Looking back, I have always been interested in food. I remember taking down recipes from Sputnik magazine in our college library, a long time ago. Russian seems to be the theme back then. Because before that, as a young girl I read about whole roasted ox and barrels of wine being devoured by characters in Russian folk tales. Obviously, food is a way to travel all over the world. And I am always amazed when I see the parallels among all the food in the world.
Although my main area of focus would be Malayali food, especially Nazrani cuisine, I will surely have to write about food from all over the world. It is all so exciting! And of food from movies that I like. Because when they work it in well, it is almost sinful to watch and you can almost taste all those colors and textures and aromas. You get hungry just watching it. Along with food in movies, these days I am attracted to food in certain novels, especially those by Betty Neels, P.D. James, and Agatha Christie. Food really lets you travel! And I intend to bring in some fusion cuisine too -- Malayali-Mediterranean, Mal-Euro, and Keralamerican. :)
Malayalis -- people of Kerala, the southernmost state in India -- enjoy all the traditional vegetarian foods. Kerala is a state of settlers, a mishmash of many races, people who pushed the original tribes to the hills, the descendants of whom are still there, while mixing with them too. (Sadly, there was, and still there is a huge class/caste(race) consciousness and disparity among the people, even though things are better in Kerala than in other states of India). Before Kerala was formed in 1956, it was mainly made of three kingdoms. Although it has its own special vegetarian dishes, Kerala owes many of it to its neighbors , Tamilnadu, Karnataka, and Andhra Pradesh. As for its non-vegetarian dishes, Kerala has a strong Christian and Muslim community, apart from the Hindus. Nazranis are also called Syrian Christians. They are mainly descendants of old Jewish and other Central Asian -- yep, China, Mongolia, Uzbekistan, Kazakhstan, Azerbaijan etc - must be the Silk Route- settlers who came to Kerala long before the time of Jesus. Of course it was not done in a single step - waves of migration over a period of time. Their cuisine includes beef, pork, duck, chicken, and fish.The Muslims arrived from the Middle East. Then there are the settlers from the other states of India. We are talking of thousands of years of minglings and mixings. The Phoenicians, the Greeks, the Persians and the Arabs and the Chinese and the Portuguese landed on the shores of Kerala. Of these, the Portuguese and the Dutch are the most recent and they did not settle there.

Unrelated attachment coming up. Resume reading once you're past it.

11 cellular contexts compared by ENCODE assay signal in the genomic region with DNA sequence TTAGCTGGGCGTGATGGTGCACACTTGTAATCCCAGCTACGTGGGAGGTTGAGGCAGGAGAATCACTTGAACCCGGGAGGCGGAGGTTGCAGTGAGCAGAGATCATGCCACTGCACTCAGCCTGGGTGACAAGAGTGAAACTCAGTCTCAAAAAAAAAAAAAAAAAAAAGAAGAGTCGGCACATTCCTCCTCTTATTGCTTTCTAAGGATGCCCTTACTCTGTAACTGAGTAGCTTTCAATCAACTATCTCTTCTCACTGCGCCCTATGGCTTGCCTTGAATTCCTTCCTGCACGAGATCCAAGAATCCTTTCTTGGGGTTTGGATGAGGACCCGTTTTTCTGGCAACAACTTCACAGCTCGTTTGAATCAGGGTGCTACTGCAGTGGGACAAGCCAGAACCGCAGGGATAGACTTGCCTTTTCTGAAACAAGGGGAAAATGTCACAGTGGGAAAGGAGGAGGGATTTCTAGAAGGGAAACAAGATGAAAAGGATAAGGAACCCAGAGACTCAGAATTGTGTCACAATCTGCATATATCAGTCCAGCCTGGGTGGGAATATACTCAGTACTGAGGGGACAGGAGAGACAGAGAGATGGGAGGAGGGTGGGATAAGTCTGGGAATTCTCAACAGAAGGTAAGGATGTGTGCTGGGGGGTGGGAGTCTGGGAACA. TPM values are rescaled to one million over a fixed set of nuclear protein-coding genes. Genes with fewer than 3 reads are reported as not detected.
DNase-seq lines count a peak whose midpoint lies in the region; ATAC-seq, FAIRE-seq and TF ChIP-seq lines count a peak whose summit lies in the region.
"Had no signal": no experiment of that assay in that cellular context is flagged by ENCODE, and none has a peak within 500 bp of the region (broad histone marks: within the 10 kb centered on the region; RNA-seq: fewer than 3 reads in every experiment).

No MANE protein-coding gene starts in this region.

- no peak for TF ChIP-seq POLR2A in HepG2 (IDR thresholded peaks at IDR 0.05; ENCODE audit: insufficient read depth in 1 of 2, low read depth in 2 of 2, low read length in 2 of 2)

Malayalis use a lot of coconut and coconut milk in our dishes, very much like our Sri Lankan and Thai neighbors. Our food has similarities with Chinese, Mexican, and Mediterranean foods.We make wine. We enjoy our sadya, our tea and coffee and buttermilk drinks. We get drunk on toddy, an alcoholic drink from the coconut palm. We enjoy our banana and jack fruit chips, and mango and lime pickles and relishes, our halwas and payasams, our appams and adas, and our kanji and kappa. Needless to say, like any ancient culture, each state and each community, each region, and each household has its own special masala mixes and recipes for their dishes.
For Malayali and Nazrani food, I am using my mom's and her mother's recipes. And also I shouldn't forget Mrs K. M . Mathew, the first Julia Child of Kerala.